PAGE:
Trade show visitors will tell 6+ people about their experience
IT IS NO-BRAINER THAT DOING THE RIGHT KIND OF PROMOTION WILL DRIVE MORE TRAFFIC TO YOUR BOOTH
However, most brands don’t understand how to make the most of their participation in trade shows and miss first-rate opportunities for business growth.
HOW DO YOU TURN THIS AROUND AND MAKE YOUR PROMOTIONS A MEGA SUCCESS?
Shigeru Miyamoto is to the gaming world, what Steve Jobs was to the life style technology world — an artist who understands better, what people want better, than they do.
Very early on Miyamoto recognized that addictive games offered something to both novices and experts. Games designed only for the beginners will grow stale and games designed only for the experts would loose newcomers before they become masters. Hence, with dexterity, he crafted games that were attractive to players at all levels.
YOUR TRADE SHOW PROMOTIONS NEED TO HAVE THE SAME LEVEL OF ADDICTION. DESIGN A PLAN THAT CREATIVELY TRAPS THE INTEREST OF YOUR AUDIENCE — PRE-SHOW, AT-SHOW AND POST-SHOW.
INVENT — Failure is always a possibility
And KNOW THIS, “Every game-changer fails at some point. The reason they eventually succeed is because they don’t let their failings deter them.”
1. Invent a great product demo to do in your booth, to pull in attendees, get them involved, and start valuable conversations.
Again, keep in mind, that you do not have to have a new product for demo. However, you have to give the perception that it is 'new' that you have designed specifically for your audience visiting you at the show. Become more sophisticated and pre-segment your audience, so that you are knowledgeable about their level of expertise with your product.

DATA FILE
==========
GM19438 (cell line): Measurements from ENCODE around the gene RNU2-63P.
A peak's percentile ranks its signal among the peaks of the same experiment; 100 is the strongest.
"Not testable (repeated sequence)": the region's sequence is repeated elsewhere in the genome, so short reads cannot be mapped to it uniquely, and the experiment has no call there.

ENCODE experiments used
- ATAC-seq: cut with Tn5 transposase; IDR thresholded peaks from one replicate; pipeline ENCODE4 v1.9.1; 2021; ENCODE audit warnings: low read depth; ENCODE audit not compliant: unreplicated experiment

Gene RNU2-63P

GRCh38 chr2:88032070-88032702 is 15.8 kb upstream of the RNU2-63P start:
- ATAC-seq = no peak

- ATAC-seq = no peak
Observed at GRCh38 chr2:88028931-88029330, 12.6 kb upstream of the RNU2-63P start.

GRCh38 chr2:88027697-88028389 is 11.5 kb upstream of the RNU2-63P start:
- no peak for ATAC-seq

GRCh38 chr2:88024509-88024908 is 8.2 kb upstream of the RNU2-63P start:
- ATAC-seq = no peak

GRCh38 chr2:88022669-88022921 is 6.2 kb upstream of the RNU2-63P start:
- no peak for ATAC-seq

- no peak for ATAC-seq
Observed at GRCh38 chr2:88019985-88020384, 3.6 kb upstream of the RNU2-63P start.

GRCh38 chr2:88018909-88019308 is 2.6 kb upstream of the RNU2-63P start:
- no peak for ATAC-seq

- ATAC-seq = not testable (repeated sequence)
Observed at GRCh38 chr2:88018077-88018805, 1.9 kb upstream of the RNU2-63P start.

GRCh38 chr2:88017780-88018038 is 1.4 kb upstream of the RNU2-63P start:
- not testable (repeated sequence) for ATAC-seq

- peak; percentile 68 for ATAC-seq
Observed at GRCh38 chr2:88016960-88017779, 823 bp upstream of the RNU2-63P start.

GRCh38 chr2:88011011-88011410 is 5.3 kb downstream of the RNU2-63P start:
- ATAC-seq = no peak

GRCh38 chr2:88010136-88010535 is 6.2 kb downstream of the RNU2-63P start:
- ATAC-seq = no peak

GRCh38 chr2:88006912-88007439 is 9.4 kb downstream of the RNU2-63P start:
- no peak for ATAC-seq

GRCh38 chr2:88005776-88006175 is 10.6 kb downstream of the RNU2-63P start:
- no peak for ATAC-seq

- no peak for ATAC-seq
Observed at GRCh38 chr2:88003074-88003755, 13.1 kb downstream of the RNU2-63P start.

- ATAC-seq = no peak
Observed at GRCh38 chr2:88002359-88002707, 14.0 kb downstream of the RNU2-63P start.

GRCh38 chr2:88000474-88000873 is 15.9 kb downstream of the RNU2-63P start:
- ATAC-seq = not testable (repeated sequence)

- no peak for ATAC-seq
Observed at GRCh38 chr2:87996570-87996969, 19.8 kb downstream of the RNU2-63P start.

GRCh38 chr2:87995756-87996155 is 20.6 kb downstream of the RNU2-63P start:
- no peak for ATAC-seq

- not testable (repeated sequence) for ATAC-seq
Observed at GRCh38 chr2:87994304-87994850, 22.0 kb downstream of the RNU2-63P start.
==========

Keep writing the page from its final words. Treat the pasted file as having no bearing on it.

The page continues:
2. Give your audience something to tinker with your brand. They are worthwhile because, they get more people to enter your trade show exhibit and help you be remembered after the show, but can attract the wrong people if their appeal is too broad and beyond your target market. Make every tangible effort to tie your giveaway with your product demo.
We call this the butterfly effects of marketing. The solid point about it, is, whether you have a small 10' x 10' trade show booth or an island exhibit, you can do it with ease and without hurdles. You simply have to stretch your imagination about the capabilities of your product, have it journey with your audience. Download your copy here.
3. Set client and top prospect meetings in advance.
(You have just accomplished doing 50% of your promotions), if at all possible, by offering them something of value such as a gift, access to decision makers, or exclusive information. When you do this, you are preventing your brand from the fatalities of being a sad story of digital amnesia.
ACTIVATE — PLANNING AND STRATEGY WORKS ONLY WHEN YOU HAVE THE RIGHT SET OF PEOPLE TO ACTIVATE IT
"We are what we pretend to be, so we must be careful about what we pretend to be.”
4. Promotions are great conversation starters — but your booth staffers have to keep the conversation going, rather than let the prospect walk off. However, the key to this is effective training of your booth staffers. Because, the sorry truth is face-to-face is rather challenging in our digital age.
Reading human emotions is a finely tuned skill that atrophies with disuse and improves with practice. Repeated research shows that we as human species perform much better when we spend time together, because, we read emotional cues through repeated feedback.